Asyndeton is the omission of conjunctions. It is often used by literary prose writers to form pattern and fluidity in language and syntax. (A Handbook to Literature) James Joyce used asyndeton in A Portrait of the Artist as a Young Man: “Consciousness of place came ebbing back to him slowly over a vast tract of time unlit, unfelt, unloved….”
Aristotle felt that asyndeton was appropriately used in spoken forms: “Thus strings of unconnected words, and constant repetitions of words and phrases, are very properly condemned in written speeches: but not in spoken speeches — speakers use them freely, for they have a dramatic effect. In this repetition there must be variety of tone, paving the way, as it were, to dramatic effect; e.g., ‘This is the villain among you who deceived you, who cheated you, who meant to betray you completely'” (Rhetoric, Book III, Chapter 12 (trans. W. Rhys Roberts). However, Joyce proves the exception to Aristotle’s rule.
Choose a section of work you are currently writing in which one or more characters are in emotional narration or dialogue. Study the sentence patterns. Omit conjunctions and create a more Stacatto effect to heighten the energy of the language.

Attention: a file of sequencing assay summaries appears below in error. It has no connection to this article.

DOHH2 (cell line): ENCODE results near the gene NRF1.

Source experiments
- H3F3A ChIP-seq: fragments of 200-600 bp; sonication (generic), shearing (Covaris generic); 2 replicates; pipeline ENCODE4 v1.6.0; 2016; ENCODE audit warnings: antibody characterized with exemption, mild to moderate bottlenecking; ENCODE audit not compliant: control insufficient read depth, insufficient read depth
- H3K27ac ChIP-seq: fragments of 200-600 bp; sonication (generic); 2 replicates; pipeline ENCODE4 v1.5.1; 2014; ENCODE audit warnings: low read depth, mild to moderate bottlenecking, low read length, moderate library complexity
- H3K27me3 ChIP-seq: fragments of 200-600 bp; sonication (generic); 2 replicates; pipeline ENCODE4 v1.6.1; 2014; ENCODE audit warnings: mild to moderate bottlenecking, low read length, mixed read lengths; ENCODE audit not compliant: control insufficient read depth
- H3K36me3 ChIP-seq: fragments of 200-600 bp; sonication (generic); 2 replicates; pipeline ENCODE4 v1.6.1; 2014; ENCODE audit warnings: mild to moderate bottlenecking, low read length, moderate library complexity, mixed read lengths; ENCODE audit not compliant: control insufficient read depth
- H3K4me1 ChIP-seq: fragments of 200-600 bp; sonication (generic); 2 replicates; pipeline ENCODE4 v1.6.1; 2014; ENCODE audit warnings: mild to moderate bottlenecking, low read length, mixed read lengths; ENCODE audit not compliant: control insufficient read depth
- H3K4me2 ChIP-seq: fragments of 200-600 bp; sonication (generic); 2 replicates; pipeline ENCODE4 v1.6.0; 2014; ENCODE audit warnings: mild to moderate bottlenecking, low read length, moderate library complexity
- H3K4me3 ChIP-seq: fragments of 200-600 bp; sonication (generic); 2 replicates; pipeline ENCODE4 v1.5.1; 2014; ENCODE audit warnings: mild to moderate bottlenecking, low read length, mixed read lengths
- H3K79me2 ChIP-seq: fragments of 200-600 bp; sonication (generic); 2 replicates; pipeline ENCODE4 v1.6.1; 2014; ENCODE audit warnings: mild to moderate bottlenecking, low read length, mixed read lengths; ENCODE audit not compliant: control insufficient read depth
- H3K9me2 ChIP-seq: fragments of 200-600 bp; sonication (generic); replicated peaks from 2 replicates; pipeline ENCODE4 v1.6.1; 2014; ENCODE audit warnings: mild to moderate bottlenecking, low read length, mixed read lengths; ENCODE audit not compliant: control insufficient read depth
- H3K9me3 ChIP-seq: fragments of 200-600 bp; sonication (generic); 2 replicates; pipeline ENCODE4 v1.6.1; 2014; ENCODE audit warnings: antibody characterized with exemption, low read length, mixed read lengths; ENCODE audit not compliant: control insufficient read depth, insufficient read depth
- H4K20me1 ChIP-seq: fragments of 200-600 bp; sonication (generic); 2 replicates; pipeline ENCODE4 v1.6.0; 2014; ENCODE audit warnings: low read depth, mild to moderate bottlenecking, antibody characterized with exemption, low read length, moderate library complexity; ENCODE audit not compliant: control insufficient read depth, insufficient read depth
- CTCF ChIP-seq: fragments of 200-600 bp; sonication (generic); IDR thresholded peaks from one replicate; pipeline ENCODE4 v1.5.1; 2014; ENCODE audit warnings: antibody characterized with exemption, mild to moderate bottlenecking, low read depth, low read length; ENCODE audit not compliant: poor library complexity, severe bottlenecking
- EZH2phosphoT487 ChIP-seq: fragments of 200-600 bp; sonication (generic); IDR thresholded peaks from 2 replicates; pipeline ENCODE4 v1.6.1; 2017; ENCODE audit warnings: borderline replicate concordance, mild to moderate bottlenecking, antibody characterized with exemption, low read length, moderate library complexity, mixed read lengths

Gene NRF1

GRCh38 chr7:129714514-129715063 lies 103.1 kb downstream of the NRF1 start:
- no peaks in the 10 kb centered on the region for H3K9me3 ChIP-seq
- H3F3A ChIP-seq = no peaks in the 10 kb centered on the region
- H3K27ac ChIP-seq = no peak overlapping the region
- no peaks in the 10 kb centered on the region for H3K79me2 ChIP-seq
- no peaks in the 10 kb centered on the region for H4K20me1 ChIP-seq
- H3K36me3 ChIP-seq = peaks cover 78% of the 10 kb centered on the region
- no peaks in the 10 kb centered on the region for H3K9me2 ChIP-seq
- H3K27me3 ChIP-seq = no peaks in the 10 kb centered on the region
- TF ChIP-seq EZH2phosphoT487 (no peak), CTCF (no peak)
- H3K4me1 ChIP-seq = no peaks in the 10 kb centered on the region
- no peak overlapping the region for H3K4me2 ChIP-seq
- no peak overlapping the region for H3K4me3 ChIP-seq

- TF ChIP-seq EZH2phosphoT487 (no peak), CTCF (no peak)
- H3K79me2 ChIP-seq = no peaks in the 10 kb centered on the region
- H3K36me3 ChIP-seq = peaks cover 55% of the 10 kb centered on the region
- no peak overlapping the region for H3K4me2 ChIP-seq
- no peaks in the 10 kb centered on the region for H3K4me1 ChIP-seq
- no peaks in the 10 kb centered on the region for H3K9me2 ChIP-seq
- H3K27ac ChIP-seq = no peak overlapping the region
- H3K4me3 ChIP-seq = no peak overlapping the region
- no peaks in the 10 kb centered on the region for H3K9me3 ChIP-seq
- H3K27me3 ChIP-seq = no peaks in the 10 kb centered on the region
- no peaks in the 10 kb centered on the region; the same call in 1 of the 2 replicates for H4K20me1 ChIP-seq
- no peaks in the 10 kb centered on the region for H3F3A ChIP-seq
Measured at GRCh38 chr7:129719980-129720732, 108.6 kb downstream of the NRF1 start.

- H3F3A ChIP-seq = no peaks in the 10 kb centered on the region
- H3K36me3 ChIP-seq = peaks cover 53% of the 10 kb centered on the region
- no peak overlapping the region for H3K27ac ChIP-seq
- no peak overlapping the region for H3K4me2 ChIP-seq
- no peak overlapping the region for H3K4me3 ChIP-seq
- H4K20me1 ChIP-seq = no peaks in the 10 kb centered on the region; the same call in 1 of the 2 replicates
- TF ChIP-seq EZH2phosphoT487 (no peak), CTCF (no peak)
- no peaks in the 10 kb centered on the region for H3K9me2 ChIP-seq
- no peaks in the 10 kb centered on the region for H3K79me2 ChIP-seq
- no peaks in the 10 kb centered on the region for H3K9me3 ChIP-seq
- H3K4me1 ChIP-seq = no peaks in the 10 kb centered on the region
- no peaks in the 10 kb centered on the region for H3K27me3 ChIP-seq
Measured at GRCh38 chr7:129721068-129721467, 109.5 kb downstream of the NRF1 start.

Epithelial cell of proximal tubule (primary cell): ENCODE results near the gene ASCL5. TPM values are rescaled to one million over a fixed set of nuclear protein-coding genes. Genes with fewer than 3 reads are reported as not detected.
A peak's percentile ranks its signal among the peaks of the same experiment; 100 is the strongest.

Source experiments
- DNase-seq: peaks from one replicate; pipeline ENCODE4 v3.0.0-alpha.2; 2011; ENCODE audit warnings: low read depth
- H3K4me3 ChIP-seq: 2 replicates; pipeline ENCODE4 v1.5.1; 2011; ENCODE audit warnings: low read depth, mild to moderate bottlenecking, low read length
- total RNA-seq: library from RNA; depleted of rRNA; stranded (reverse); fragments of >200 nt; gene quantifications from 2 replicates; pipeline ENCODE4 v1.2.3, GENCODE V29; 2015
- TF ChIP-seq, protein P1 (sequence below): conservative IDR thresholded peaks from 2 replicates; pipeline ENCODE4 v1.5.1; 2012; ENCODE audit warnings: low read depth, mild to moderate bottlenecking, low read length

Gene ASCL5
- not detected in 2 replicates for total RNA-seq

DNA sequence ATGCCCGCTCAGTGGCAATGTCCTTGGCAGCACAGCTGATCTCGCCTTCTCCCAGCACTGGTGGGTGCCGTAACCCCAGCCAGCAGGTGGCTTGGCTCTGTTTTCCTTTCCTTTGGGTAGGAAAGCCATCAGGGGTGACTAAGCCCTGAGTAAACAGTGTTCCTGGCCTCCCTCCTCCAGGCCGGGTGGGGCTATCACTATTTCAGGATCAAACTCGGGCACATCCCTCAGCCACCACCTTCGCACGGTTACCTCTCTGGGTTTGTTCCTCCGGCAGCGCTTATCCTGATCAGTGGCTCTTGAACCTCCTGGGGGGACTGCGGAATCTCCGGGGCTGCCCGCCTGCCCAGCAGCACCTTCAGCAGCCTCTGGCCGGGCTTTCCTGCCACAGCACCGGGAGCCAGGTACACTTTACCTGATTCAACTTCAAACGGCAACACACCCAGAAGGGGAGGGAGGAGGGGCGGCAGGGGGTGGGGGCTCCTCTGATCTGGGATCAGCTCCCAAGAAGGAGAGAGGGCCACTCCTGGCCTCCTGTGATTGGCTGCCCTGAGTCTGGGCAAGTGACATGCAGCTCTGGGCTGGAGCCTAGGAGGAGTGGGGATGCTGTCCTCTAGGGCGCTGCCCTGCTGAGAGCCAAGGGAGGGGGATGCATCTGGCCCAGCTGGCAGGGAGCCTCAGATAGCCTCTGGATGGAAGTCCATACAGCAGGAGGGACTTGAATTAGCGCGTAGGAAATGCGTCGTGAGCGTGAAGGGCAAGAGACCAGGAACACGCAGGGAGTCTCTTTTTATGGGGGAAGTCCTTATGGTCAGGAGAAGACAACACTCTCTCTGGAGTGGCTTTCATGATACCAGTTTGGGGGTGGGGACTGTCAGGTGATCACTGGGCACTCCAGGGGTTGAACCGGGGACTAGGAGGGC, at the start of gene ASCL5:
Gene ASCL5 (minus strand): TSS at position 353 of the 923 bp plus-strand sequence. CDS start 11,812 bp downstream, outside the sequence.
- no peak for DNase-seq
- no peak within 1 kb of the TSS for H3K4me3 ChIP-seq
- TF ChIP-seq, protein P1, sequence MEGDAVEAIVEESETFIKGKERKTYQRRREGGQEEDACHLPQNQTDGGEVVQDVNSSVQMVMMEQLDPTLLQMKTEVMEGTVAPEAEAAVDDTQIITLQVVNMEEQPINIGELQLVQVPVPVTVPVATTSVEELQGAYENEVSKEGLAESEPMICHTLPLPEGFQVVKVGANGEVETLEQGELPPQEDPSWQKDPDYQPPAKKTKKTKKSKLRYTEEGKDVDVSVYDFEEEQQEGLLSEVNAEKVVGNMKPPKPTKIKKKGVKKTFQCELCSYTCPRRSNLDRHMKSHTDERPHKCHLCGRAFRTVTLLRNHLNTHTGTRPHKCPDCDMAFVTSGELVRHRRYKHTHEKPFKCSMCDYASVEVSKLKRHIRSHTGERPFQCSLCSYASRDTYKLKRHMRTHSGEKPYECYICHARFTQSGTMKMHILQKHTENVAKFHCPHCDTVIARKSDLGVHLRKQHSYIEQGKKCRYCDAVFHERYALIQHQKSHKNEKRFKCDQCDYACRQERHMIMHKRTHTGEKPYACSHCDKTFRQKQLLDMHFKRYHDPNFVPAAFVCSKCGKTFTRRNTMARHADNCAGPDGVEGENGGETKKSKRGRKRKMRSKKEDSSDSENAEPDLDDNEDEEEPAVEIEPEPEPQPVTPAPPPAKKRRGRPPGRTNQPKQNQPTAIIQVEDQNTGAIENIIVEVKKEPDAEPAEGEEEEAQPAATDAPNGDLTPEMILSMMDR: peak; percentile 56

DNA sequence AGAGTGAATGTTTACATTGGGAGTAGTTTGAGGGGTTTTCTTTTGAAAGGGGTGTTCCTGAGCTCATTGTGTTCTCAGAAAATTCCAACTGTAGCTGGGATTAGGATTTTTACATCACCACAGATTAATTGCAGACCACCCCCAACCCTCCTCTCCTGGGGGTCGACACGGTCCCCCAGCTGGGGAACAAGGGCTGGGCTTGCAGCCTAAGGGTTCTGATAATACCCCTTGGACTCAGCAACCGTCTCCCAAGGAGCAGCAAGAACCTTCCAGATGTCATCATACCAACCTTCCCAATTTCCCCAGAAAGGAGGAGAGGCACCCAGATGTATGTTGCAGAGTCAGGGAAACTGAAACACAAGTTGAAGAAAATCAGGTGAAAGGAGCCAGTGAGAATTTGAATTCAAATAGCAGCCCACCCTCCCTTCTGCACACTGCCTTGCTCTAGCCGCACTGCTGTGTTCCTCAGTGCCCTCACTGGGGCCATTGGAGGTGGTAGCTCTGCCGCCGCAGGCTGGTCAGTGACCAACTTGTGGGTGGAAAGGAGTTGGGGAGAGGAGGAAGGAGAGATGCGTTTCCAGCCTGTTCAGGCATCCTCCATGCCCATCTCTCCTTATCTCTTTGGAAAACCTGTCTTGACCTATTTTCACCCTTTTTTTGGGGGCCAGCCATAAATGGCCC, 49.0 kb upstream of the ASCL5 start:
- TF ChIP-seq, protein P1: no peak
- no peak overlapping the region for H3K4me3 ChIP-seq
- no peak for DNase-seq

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A Handbook to Literature. William Harmon.
“Cogito et Histoire de la Folie.” Jacques Derrida.
The Elements of Style. William Strunk.
New Oxford American Dictionary. Edited by Angus Stevenson and Christine A. Lindberg.
The Norton Anthology of World Literature. Martin Puchner, et al.
The Norton Introduction to Philosophy. Gideon Rosen and Alex Byrne.
Woe is I: The Grammarphobe’s Guide to Better English in Plain English. Patricia T. O’Conner
Writing Fiction: A Guide to Narrative Craft. Janet Burroway, Elizabeth Stuckey-French & Ned Stuckey-French.
Writing the Other. Nisi Shawl and Cynthia Ward.